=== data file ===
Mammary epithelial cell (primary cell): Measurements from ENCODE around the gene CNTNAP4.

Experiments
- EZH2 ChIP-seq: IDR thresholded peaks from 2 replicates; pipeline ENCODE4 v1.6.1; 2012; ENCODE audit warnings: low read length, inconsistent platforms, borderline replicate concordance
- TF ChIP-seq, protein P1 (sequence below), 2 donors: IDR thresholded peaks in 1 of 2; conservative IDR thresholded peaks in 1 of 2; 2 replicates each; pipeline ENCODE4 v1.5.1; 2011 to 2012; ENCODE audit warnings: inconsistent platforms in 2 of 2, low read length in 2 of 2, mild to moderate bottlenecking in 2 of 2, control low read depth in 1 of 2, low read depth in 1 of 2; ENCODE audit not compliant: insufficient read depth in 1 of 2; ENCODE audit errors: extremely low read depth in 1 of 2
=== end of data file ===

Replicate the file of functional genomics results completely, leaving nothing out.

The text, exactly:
Mammary epithelial cell (primary cell): Measurements from ENCODE around the gene CNTNAP4.

Experiments
- EZH2 ChIP-seq: IDR thresholded peaks from 2 replicates; pipeline ENCODE4 v1.6.1; 2012; ENCODE audit warnings: low read length, inconsistent platforms, borderline replicate concordance
- TF ChIP-seq, protein P1 (sequence below), 2 donors: IDR thresholded peaks in 1 of 2; conservative IDR thresholded peaks in 1 of 2; 2 replicates each; pipeline ENCODE4 v1.5.1; 2011 to 2012; ENCODE audit warnings: inconsistent platforms in 2 of 2, low read length in 2 of 2, mild to moderate bottlenecking in 2 of 2, control low read depth in 1 of 2, low read depth in 1 of 2; ENCODE audit not compliant: insufficient read depth in 1 of 2; ENCODE audit errors: extremely low read depth in 1 of 2